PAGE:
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Comment A wormhole into a can of worms? (Score 2) 79

A wormhole into a can of worms? I doubt it. Wallace has never critized Darwin publicly as far as I know, and I doubt in secrecy either. Did Victorian English ever use blunt language in writing? I don't really know but I suspect they didn't. I some of the summaries to the scanned pages and find it hard to believe there was ever

Yes, Wallace is our too little sung hero. He is not unsung (e.g., and I've raised many a toast to his memory!

Comment No teenager knows what a fax machine is today (Score 1) 110

and why should they... Scanners+email+internet have replaced that function, but are also what many teenagers don't know how to use.

Todays' kids take a photo with their smartphone and mms it. That's mobile phone systems, not the good old and tried internet with cables and dirt.

Comment Re:Kardashian? (Score 5, Informative) 697

Intrepid imaginaut (1970940): "Why do you think neanderthals had dark hair and brown eyes? Doesn't it seem a little odd that the only place you can find blonde hair, red hair, blue or green eyes and white skin also happens to be the same location that the neanderthals were mostly last seen in?"


"A team at the University of Copenhagen have tracked down a genetic mutation which took place 6-10,000 years ago and is the cause of the eye colour of all blue-eyed humans alive on the planet today. [...] Originally, we all had brown eyes”, said Professor Eiberg from the Department of Cellular and Molecular Medicine. “But a genetic mutation affecting the OCA2 gene in our chromosomes resulted in the creation of a “switch”, which literally “turned off” the ability to produce brown eyes”. The OCA2 gene codes for the so-called P protein, which is involved in the production of melanin, the pigment that gives colour to our hair, eyes and skin. The “switch”, which is located in the gene adjacent to OCA2 does not, however, turn off the gene entirely, but rather limits its action to reducing the production of melanin in the iris – effectively “diluting” brown eyes to blue."


"Neanderthal extinction hypotheses are plausible explanations on how Neanderthals became extinct around 30,000 years ago."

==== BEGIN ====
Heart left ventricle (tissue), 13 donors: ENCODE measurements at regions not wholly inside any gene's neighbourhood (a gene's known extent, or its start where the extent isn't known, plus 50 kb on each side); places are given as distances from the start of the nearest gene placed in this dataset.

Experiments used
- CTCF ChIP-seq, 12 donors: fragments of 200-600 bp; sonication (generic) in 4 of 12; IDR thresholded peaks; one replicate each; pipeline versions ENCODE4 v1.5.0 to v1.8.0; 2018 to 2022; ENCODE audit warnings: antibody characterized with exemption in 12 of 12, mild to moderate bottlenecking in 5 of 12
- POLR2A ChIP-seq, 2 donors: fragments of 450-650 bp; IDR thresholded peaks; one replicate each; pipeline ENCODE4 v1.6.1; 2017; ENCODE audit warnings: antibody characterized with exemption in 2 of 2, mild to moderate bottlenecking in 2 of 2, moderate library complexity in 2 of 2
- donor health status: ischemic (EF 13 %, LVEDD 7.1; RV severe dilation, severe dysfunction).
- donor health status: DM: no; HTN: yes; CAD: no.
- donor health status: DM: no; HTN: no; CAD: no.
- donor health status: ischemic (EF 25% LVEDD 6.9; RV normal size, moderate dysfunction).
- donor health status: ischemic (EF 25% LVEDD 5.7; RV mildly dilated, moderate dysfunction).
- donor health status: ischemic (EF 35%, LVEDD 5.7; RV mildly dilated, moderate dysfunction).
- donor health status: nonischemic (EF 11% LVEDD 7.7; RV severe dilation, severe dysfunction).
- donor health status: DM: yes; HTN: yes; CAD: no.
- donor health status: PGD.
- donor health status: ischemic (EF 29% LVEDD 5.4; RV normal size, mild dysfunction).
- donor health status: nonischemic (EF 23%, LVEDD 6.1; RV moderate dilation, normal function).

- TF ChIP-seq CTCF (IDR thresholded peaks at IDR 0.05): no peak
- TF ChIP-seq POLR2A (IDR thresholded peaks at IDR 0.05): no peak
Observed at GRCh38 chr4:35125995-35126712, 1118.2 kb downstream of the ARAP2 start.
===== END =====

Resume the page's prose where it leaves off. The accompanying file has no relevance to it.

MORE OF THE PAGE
So, the Neanderthals died out some 20,000 years _before_ there were blue eyes.

And no, the large dinosaurs like T-Rex weren't around at that time either.

Comment Re:Kardashian? (Score 3, Funny) 697

Yes, dark hair and brown eyes are the plesiomorphic traits. However, their breasts probably are way too large to be primitive and their noses are too narrow too to be it too. Still, I found those breasts really interesting and to be sure about their authenticity it would be nice to examine them more in detail. If they turn out to be of the primitive type I can go primitive too; maybe I have more of those plesiomorphic traits than I ever knew.

Comment Re:This IS important (Score 1) 68

"The controversy about ALH 84001 was not that it is from Mars (that is pretty much agreed upon): the controversy was about nanofossils purportedly discovered in this meteorite."

Many, including myself don't agree with that it was from Mars. I am am afraid that such an "agreement" by others may have been reached because a president was made a fool in combination with wishful thinking. Look at the analyses, via the Wikipedia link above. They are not persuasive.

Kuhn would have loved to analyze that "agreement".

Comment This IS important (Score 3, Insightful) 68

There have been too many sloppy science news the last decades.

Please, recall when president Clinton was fooled into saying they had found a rock from Mars, on Earth!!! A few days ago, there was another rock from Mars, also found on Earth. The arguments why these terrestrial rocks were from Mars is sadly weak.

Another Clintonian Mars or even a Piltdown Man ( is what we all should dread.

Pushing the barrier between bad towards dishonest science is NOT good at all.

If we can once again ascertain that NO extraterrestrial life has been found, the better.

Comment you can improve what you can measure (Score 1) 134

"you can’t improve what you can’t measure"?

Huh?! Well, that doesn't preclude that you can improve what you can measure.

Yes, I believe that valuable insights can be gained from what you can measure. For example, if your data couldn't determine a success factor that is a valuable result in itself! The insight then is "there must be an unknown factor we have not included in our model".

What is the big deal? I also think that the unexpected can be found within a mainstream setting, it all but takes a glimpse of genius to discover it. Finding that genius recipe in the dark, without any previous experience is silly, ignorant and ill-informed. Think of the angry birds authors who had made about a hundred games before they hit gold. That was no luck. They had the experience. Systematizing that 'hovering feeling' experience into a mathematical model? Why not? It still takes genuine talent to make it fun and implement it well.

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